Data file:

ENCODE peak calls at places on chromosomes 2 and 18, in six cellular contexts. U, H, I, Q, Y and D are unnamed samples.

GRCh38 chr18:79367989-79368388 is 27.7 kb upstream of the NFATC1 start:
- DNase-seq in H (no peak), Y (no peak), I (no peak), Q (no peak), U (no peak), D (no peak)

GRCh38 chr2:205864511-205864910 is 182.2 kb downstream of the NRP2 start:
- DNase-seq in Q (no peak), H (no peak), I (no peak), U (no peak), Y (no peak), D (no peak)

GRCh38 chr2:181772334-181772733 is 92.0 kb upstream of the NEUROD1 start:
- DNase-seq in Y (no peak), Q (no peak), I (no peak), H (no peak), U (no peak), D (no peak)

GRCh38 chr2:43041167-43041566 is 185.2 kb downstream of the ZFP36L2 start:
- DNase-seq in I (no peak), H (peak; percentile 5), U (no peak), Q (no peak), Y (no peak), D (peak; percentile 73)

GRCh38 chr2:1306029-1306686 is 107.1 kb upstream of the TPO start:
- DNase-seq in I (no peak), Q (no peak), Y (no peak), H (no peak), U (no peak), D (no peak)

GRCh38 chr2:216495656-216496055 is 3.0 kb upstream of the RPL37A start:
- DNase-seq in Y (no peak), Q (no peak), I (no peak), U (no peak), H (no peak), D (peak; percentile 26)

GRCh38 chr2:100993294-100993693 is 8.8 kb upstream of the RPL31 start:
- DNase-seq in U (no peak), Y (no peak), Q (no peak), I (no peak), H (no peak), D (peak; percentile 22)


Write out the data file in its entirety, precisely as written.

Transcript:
ENCODE peak calls at places on chromosomes 2 and 18, in six cellular contexts. U, H, I, Q, Y and D are unnamed samples.

GRCh38 chr18:79367989-79368388 is 27.7 kb upstream of the NFATC1 start:
- DNase-seq in H (no peak), Y (no peak), I (no peak), Q (no peak), U (no peak), D (no peak)

GRCh38 chr2:205864511-205864910 is 182.2 kb downstream of the NRP2 start:
- DNase-seq in Q (no peak), H (no peak), I (no peak), U (no peak), Y (no peak), D (no peak)

GRCh38 chr2:181772334-181772733 is 92.0 kb upstream of the NEUROD1 start:
- DNase-seq in Y (no peak), Q (no peak), I (no peak), H (no peak), U (no peak), D (no peak)

GRCh38 chr2:43041167-43041566 is 185.2 kb downstream of the ZFP36L2 start:
- DNase-seq in I (no peak), H (peak; percentile 5), U (no peak), Q (no peak), Y (no peak), D (peak; percentile 73)

GRCh38 chr2:1306029-1306686 is 107.1 kb upstream of the TPO start:
- DNase-seq in I (no peak), Q (no peak), Y (no peak), H (no peak), U (no peak), D (no peak)

GRCh38 chr2:216495656-216496055 is 3.0 kb upstream of the RPL37A start:
- DNase-seq in Y (no peak), Q (no peak), I (no peak), U (no peak), H (no peak), D (peak; percentile 26)

GRCh38 chr2:100993294-100993693 is 8.8 kb upstream of the RPL31 start:
- DNase-seq in U (no peak), Y (no peak), Q (no peak), I (no peak), H (no peak), D (peak; percentile 22)